There is a solid reason why dogs love scratching their ears! Behind the ears is a sensitive spot on the dog's body.
Numerous nerve endings on the back of the dog's ears make it the best site for tickling. Before you test any other body part, try the ears first!
Middle of Front Legs
The area between the dog's two front legs is a nice tickling spot for most dogs. It is between the face and the belly, serving as an excellent middle ground.
The dogs usually enjoy tickling at this point because of the adjacent nerve endings from the belly.
It is also an excellent area to rub when you want to show affection.
Below the Chin
Dogs usually don't like you touching the face, but below the chin is different. Be sure that the dog trusts you and is friendly with you.
Dogs use their mouth for nearly every activity, so the jaw muscles can get sore.
Giving them a nice rub under the chin relaxes their muscles and makes them laugh.
How can we miss armpits while talking about tickling?
Like humans, dogs can get an extreme tickling sensation in their armpits. It is the area on the dog's torso behind its front arms.
The armpit sensations are usually on either end of the spectrum. Your dog likes it, or it's a complete no-go area.
So beware when you reach for the armpits. If your dog avoids it or shows discomfort, don't touch the armpits.
The Base of the Tail
Well, this one is the last on our list because only some dogs like it. But hey, your dog might be one of them!
So, the base of the tail is another ticklish point but only at the top, not underneath the bottom.
See if your dog likes it. The dogs who like an occasional butt scratch will likely enjoy tickling in this area.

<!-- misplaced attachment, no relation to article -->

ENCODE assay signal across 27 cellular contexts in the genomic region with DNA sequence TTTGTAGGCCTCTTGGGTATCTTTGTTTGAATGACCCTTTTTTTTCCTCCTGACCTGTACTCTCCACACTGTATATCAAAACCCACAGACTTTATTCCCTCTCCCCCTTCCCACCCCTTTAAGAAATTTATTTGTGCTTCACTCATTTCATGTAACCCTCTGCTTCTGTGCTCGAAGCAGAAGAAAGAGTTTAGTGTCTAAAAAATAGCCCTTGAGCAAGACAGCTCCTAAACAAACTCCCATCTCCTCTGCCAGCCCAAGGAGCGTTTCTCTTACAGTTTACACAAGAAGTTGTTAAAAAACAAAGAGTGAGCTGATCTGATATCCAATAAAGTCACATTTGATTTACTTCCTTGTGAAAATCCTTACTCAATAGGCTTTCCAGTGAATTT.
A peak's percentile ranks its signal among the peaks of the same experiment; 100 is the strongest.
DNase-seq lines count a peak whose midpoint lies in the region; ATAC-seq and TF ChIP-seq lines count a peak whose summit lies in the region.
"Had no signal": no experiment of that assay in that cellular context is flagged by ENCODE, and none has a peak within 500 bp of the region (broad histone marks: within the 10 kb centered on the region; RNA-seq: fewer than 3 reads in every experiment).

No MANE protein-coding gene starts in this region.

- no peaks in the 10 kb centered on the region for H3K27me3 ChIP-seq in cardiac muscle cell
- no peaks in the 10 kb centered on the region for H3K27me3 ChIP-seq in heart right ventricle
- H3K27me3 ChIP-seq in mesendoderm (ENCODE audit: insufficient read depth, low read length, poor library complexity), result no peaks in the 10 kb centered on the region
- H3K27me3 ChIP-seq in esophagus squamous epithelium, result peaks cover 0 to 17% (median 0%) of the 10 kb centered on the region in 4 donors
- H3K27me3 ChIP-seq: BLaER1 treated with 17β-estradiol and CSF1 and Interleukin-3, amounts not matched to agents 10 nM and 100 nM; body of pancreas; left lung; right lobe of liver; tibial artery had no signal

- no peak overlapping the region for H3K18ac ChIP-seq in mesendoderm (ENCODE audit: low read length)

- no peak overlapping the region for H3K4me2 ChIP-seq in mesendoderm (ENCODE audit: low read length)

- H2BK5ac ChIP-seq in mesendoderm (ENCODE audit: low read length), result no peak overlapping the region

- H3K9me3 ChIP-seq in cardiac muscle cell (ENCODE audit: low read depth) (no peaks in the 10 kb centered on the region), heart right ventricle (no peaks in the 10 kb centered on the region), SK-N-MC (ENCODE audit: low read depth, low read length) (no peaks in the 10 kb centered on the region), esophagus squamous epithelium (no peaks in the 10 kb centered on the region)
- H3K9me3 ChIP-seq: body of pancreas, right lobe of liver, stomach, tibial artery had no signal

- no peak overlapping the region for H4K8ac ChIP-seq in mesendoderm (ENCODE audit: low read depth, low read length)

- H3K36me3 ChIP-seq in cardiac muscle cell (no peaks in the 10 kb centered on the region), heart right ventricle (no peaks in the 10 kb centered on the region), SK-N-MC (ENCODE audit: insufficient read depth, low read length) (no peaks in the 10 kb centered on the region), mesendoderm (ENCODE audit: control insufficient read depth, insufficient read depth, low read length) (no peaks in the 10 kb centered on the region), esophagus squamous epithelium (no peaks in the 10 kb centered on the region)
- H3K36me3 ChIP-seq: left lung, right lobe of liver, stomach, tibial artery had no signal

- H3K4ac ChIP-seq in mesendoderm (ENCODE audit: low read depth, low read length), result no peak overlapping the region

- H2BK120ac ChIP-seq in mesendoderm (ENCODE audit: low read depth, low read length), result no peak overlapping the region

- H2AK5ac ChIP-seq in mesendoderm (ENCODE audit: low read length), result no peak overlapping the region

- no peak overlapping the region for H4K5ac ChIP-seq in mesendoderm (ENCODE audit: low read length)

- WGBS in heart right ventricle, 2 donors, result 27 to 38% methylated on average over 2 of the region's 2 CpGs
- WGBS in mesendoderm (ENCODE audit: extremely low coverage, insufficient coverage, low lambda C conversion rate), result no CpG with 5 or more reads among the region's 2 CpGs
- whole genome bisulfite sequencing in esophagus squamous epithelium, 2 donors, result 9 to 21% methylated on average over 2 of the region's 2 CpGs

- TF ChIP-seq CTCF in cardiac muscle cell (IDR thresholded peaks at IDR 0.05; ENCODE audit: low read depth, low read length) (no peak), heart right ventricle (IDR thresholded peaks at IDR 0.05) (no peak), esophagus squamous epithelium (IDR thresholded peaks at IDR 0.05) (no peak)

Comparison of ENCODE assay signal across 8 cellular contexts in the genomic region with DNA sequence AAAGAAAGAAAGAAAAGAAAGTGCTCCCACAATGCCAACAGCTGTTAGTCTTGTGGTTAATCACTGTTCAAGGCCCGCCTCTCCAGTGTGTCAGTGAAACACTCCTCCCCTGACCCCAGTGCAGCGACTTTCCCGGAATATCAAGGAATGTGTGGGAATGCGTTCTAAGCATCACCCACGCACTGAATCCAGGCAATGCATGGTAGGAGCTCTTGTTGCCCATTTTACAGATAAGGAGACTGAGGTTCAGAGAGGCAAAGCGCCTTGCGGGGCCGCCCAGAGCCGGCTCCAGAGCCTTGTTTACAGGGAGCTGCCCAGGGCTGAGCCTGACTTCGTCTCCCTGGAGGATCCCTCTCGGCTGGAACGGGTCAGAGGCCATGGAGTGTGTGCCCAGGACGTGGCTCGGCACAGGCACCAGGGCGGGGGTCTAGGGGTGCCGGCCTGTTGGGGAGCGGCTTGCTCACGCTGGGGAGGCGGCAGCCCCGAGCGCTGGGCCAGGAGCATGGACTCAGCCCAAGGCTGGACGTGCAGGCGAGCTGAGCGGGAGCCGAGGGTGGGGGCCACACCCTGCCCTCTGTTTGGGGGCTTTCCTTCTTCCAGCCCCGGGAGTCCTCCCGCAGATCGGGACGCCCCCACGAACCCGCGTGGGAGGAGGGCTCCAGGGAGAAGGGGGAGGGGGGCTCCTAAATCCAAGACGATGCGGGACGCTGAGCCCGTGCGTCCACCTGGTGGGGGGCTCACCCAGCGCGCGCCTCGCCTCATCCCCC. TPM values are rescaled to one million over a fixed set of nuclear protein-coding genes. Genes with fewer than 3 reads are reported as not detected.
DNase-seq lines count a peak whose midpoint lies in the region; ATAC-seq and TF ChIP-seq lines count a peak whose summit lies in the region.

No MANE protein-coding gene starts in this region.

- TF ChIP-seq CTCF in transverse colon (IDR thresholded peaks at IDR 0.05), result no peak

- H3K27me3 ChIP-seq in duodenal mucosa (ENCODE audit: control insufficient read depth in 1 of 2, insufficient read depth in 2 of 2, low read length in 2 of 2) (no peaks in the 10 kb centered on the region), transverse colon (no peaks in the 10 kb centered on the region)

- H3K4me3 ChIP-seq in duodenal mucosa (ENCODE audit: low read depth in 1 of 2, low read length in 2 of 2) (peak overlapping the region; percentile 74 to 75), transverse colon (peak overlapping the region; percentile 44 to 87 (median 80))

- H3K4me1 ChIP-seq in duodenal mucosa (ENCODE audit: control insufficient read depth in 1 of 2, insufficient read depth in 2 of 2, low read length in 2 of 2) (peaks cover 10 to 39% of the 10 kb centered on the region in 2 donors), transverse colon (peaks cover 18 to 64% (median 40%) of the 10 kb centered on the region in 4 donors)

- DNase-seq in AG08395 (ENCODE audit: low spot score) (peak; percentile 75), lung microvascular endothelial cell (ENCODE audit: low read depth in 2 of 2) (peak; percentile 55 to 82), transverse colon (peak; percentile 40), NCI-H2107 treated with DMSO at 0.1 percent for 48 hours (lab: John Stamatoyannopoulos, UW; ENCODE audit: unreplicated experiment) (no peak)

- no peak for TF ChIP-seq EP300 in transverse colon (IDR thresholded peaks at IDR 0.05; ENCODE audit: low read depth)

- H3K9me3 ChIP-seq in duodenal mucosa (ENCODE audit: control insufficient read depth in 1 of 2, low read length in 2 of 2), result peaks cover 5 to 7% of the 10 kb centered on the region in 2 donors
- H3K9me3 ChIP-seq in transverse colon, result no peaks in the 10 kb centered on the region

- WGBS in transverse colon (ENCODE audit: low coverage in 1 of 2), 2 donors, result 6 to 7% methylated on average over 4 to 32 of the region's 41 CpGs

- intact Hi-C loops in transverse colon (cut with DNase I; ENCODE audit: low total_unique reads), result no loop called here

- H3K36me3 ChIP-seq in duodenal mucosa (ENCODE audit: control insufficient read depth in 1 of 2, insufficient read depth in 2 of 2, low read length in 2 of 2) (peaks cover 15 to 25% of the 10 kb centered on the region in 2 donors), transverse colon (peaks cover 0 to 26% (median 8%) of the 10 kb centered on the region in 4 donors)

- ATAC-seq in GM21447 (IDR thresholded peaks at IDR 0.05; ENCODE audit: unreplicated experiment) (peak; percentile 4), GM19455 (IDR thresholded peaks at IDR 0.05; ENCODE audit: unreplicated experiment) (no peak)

Avoid Tickling on the Paws!
While comparing the tickling sensations to the humans, remember that dog feet are different!
Humans get ticklish on their feet and may like it too. But that is not the case with dogs' paws!
The paws are sensitive regions on the dog's body. They contain a lot of nerve endings and are evolutionarily adapted to feel even subtle sensations.
Since dogs rely on their feet for mobility, they are genetically programmed to protect and guard their paws.
So, dogs can get really sensitive when you touch their paws. We recommend you avoid tickling your dog's paws as they will not like it!
Is It Bad If I Tickle My Dog?
No! It is alright. Still, you must respect your dog’s boundaries. What do we mean by it exactly?
See, humans can easily express themselves. We are blessed with the power of communication and words. But dogs can't.
They can't tell you with words if they are enjoying something or not. All they have are bodily gestures.
So, we must observe their behaviors closely while giving them surprise tickles.